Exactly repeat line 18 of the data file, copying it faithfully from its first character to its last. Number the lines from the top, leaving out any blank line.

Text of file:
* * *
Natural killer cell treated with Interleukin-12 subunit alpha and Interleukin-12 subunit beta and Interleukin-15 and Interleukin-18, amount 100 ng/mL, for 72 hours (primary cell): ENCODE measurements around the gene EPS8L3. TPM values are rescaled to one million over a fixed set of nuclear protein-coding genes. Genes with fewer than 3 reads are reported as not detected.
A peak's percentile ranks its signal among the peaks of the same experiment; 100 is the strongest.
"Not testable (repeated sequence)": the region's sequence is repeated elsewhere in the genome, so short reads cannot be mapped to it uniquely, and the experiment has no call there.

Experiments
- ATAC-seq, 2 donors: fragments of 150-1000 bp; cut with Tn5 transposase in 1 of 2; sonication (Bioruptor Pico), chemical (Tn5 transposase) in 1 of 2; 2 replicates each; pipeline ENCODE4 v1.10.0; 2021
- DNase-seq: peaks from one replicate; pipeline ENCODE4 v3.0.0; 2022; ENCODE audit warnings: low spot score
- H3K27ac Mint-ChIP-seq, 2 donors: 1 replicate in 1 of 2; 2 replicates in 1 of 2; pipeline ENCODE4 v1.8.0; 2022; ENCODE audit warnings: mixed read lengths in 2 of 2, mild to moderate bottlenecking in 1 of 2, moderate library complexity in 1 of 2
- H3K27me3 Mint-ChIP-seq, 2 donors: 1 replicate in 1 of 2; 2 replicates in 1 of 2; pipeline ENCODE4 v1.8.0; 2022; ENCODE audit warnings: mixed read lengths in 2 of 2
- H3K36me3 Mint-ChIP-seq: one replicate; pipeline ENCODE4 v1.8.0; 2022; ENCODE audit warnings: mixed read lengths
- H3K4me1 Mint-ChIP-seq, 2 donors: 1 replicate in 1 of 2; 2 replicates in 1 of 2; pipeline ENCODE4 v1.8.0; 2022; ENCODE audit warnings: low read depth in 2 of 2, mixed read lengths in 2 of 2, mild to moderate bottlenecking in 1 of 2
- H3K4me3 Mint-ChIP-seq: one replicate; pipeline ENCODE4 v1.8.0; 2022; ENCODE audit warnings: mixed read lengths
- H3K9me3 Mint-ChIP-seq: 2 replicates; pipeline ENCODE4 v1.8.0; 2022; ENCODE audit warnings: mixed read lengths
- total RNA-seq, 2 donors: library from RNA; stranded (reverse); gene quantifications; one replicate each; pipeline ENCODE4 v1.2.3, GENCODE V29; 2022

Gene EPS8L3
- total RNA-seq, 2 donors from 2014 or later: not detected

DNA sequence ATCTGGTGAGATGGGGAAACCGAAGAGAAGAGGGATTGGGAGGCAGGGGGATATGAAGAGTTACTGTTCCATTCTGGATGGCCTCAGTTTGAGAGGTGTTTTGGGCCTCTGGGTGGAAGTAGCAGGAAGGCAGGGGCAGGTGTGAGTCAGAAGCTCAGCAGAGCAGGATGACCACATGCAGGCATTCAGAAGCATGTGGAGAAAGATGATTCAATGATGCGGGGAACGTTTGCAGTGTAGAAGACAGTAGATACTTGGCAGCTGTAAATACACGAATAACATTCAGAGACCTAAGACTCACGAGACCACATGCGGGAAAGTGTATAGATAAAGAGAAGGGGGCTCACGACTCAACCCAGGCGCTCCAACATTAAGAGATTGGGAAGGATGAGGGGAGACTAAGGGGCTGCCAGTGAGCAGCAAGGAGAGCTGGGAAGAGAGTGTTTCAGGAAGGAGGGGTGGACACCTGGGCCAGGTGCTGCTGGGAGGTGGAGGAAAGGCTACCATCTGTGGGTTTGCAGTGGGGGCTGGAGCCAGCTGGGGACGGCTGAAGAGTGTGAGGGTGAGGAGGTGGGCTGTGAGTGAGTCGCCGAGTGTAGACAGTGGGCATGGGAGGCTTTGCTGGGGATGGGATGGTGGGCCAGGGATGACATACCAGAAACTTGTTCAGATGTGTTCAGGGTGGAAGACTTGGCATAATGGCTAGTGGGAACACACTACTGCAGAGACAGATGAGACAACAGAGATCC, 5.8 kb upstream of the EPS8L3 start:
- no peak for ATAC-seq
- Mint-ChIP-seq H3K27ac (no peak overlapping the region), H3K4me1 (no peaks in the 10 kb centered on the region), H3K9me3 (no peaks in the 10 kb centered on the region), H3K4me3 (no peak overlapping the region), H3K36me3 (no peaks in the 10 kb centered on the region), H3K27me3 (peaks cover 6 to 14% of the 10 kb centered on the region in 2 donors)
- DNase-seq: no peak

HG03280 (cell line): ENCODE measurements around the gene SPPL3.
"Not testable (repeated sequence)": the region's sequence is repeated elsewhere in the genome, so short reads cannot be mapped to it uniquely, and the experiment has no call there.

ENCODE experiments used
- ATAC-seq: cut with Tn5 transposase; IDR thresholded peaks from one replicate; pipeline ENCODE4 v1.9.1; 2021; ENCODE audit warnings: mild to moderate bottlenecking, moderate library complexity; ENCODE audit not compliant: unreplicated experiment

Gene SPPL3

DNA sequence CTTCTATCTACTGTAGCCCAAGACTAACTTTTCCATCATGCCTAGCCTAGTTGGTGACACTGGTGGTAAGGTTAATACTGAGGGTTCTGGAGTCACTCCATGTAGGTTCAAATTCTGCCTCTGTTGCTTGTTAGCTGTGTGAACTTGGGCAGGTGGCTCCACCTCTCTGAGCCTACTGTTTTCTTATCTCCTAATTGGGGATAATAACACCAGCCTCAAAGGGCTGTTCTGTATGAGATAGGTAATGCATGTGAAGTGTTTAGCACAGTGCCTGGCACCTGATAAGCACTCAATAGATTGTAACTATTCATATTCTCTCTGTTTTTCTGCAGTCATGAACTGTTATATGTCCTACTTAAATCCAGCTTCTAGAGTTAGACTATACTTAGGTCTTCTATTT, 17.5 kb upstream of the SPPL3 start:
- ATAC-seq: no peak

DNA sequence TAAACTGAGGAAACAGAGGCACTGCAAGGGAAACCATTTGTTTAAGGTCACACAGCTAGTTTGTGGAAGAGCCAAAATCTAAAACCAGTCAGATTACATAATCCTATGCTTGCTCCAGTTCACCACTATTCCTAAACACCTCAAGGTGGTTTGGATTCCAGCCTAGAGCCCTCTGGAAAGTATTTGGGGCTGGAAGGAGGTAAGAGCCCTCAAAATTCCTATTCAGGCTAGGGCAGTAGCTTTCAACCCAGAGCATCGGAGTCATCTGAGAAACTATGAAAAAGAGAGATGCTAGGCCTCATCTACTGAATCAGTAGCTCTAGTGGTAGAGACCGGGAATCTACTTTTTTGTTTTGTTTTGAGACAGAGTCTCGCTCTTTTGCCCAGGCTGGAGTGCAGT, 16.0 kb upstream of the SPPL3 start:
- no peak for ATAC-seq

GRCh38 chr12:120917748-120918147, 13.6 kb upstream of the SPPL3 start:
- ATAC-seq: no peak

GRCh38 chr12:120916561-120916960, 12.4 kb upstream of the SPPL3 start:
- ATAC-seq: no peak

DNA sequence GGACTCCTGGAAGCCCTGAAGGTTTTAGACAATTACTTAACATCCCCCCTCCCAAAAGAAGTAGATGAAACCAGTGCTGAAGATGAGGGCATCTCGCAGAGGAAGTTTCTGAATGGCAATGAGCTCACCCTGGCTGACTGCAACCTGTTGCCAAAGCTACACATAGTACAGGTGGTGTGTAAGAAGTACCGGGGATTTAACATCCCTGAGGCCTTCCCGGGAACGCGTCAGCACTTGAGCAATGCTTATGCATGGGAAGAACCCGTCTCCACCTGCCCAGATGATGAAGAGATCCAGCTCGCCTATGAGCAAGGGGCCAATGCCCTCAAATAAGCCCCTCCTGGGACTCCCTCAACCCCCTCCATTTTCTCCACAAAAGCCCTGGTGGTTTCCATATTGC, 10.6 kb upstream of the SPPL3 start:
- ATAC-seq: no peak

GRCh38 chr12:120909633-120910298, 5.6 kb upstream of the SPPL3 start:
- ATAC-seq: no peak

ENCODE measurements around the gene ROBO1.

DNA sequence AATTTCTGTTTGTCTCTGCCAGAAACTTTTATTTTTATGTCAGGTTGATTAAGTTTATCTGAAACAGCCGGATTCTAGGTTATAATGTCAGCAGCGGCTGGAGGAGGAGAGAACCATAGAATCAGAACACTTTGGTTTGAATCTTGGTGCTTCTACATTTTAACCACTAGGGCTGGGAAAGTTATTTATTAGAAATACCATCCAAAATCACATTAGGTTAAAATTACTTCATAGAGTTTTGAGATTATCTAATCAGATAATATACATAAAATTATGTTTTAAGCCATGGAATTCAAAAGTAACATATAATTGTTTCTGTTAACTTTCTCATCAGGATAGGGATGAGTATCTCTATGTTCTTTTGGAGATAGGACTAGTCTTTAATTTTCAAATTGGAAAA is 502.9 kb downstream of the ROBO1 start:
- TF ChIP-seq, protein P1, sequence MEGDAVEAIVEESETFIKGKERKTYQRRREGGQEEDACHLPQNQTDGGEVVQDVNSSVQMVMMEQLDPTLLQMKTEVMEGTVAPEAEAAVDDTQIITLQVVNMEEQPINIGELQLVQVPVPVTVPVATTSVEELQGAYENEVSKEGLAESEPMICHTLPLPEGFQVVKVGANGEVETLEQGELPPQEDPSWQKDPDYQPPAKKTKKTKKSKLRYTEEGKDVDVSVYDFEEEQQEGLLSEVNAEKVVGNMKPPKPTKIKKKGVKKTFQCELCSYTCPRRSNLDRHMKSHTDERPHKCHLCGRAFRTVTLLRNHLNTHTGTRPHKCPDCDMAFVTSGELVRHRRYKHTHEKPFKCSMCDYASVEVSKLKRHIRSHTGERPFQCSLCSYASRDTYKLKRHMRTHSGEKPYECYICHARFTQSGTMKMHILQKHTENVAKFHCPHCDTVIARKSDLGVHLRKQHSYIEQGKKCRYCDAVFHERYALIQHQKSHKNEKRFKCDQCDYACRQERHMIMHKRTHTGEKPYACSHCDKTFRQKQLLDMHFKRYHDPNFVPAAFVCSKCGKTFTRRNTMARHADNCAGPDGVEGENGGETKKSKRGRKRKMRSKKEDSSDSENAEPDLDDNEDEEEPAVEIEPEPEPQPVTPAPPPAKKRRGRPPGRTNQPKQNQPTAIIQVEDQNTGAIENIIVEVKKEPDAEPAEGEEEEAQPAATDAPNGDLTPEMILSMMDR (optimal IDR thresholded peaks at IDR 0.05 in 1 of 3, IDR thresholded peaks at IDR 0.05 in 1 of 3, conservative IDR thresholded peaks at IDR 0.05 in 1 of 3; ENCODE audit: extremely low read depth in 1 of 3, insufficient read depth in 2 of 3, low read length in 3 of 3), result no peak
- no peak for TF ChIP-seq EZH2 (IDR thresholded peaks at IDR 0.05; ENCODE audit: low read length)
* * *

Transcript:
- Mint-ChIP-seq H3K27ac (no peak overlapping the region), H3K4me1 (no peaks in the 10 kb centered on the region), H3K9me3 (no peaks in the 10 kb centered on the region), H3K4me3 (no peak overlapping the region), H3K36me3 (no peaks in the 10 kb centered on the region), H3K27me3 (peaks cover 6 to 14% of the 10 kb centered on the region in 2 donors)